Gallup has asked Americans how much they "personally worry about global warming" nearly every year since 1989. In 2000, a high of 72 percent told Gallup they "personally worry about global warming." The figure stood at 66 percent by 2008 -- and then quickly plummeted again to 51 percent in 2011, before rising slightly to 55 percent this year. The figures parallel, with a slight lag, what U.S. GDP has done -- slumping around the 2001 dot-com bust, recovering, and then falling again after the 2008 financial crash.
It's not that people no longer think the climate is changing. It's that they just don't have the capacity to worry about it all that much. The percentage of Americans who acknowledge humans' impact on the climate has actually held pretty steady in the 50s over the same period.
In a paper published in May in the journal Global Environmental Change, University of Connecticut political scientist Lyle Scruggs laid out the case that the economy -- not Climategate, not Fox News -- explains the decline in concern over the issue. More than 30 years of survey data show that people's fears about the environment track more closely with the ups and downs of the economy than with any other trend.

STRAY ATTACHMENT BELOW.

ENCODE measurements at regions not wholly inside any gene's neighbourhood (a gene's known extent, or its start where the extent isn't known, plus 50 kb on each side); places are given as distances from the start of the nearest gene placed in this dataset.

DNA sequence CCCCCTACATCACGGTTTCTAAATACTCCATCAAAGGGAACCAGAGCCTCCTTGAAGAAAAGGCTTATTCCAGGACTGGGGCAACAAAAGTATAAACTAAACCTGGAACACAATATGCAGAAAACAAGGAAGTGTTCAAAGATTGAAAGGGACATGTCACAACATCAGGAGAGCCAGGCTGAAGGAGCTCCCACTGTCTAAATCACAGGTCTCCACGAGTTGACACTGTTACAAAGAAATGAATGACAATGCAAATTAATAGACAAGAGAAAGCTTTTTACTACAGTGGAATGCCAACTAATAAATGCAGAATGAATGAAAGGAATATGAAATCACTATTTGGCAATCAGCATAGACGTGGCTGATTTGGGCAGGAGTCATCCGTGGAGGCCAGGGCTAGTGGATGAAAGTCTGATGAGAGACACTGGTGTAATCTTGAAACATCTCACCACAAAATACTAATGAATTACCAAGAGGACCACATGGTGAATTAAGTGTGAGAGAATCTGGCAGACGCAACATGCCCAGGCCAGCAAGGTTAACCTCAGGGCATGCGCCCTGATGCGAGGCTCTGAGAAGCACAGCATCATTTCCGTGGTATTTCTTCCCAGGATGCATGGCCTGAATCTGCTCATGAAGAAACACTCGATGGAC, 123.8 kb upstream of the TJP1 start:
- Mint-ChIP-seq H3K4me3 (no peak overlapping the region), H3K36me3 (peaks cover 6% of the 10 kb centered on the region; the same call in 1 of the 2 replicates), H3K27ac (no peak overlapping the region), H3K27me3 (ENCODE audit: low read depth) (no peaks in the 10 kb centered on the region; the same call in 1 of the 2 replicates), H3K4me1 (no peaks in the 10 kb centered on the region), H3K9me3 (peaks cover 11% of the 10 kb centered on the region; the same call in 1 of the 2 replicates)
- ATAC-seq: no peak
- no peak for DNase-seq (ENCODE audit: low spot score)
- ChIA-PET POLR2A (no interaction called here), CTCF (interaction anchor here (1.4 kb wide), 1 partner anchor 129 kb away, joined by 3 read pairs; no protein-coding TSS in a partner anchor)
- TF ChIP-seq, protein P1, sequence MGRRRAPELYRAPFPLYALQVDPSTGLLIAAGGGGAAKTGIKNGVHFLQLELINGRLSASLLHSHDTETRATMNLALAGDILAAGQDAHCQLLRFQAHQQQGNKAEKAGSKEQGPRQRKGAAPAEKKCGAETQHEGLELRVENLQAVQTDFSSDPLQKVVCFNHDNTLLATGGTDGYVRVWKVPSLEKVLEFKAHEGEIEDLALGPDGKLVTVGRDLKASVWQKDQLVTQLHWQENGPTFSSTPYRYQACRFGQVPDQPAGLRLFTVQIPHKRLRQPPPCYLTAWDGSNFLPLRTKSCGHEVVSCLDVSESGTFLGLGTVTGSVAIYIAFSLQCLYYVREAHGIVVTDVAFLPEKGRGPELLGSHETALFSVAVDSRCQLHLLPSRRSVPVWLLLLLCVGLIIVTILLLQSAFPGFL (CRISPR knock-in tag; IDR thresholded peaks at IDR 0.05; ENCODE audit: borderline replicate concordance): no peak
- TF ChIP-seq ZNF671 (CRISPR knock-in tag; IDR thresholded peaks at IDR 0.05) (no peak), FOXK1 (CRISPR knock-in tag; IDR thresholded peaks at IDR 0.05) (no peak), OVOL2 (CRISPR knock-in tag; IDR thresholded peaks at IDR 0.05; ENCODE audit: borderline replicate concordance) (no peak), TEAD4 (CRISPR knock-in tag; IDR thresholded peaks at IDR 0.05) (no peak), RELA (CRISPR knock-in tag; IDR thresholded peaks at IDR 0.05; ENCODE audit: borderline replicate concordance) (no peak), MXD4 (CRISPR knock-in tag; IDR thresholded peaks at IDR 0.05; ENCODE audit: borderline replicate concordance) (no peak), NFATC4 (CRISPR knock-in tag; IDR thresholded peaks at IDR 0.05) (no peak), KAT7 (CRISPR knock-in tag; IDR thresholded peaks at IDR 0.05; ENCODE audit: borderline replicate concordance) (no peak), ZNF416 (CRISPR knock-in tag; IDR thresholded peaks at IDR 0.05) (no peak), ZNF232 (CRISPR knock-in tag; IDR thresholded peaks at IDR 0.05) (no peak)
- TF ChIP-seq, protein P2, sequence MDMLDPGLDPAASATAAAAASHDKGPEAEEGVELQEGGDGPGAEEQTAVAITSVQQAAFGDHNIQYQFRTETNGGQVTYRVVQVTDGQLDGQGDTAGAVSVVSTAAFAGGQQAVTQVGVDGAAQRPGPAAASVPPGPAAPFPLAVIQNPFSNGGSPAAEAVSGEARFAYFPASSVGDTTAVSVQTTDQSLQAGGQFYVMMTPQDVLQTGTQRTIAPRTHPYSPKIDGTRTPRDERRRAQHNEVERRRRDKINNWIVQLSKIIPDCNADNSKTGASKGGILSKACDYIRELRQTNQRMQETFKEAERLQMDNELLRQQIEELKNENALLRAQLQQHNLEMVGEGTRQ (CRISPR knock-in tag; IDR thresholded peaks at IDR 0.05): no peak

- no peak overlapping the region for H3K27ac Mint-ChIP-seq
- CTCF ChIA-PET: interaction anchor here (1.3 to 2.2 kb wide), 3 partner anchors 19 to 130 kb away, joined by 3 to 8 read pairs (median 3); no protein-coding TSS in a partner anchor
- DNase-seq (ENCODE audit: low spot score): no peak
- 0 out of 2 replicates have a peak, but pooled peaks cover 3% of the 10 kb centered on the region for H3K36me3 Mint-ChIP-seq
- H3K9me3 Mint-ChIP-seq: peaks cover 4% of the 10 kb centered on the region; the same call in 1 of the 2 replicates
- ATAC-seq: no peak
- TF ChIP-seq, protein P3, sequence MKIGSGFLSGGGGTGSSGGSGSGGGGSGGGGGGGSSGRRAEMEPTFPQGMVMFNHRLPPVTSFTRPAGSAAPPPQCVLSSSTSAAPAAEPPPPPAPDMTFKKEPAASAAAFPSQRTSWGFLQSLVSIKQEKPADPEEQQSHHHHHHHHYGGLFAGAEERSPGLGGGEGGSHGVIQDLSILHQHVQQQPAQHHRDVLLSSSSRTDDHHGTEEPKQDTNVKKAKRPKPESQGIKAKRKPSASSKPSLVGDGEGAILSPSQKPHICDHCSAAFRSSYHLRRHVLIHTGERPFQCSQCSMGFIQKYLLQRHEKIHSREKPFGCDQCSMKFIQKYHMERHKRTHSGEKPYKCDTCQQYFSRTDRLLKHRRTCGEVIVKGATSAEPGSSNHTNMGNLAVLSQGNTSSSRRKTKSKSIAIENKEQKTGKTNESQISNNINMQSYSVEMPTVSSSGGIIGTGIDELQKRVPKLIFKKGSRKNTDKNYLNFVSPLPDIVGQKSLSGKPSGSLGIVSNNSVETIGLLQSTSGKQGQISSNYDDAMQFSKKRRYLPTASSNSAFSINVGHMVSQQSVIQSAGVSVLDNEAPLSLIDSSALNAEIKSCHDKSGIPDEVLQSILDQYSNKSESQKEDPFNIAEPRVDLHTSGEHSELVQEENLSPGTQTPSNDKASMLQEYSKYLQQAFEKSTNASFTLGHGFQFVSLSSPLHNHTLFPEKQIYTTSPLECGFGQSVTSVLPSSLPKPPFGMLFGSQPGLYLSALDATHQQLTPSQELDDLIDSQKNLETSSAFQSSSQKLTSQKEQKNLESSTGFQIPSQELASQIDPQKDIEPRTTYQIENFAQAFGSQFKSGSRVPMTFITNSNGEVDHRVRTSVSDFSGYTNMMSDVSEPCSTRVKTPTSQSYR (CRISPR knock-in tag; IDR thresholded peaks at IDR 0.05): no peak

Other countries have also cooled to warming as a top policy concern. Japan, Canada, and Russia have declined to extend the Kyoto Protocol. The eurocrisis has even pushed the issue to the back burner of the European Union, long the most dedicated champion of significant climate action. Scruggs found a similar decline in Europeans' concern about climate amid economic hardship. Meanwhile, Australia, which approved a carbon tax in 2011, abandoned a price floor for carbon in August amid concerns it would put the country at a competitive disadvantage with Europe.
That hasn't stopped deniers from dancing in the end zone. In May, the energy industry-funded Heartland Institute unveiled a billboard in Chicago featuring Unabomber Ted Kaczynski and the tag line, "I still believe in Global Warming. Do you?" The group promised more billboards featuring Fidel Castro, Osama bin Laden, and Charles Manson, but ended up pulling the Unabomber sign mere hours after it went up. Then, the website Climate Depot -- an all-purpose clearinghouse for denialists -- blasted a headline declaring that Gore's absence from this year's Democratic National Convention lineup "matches what has happened to issue of climate change itself." (Unfortunately, the short shrift climate change received at the convention did little to disprove the notion.)
So the deniers have benefited, if inadvertently, from the recession. They can stop fretting, for now, that the United States or other major governments might enact wide-ranging emissions caps. But ironically, the dismal economy, coupled with low natural gas prices, is also responsible for bringing U.S. carbon emissions down to a 20-year low this year, without any concerted policy effort to cut them. Scruggs predicts that Americans' concern for the environment "will likely rebound after labor market conditions improve, but not until then." Unfortunately, that should be right around the time emissions pick up again.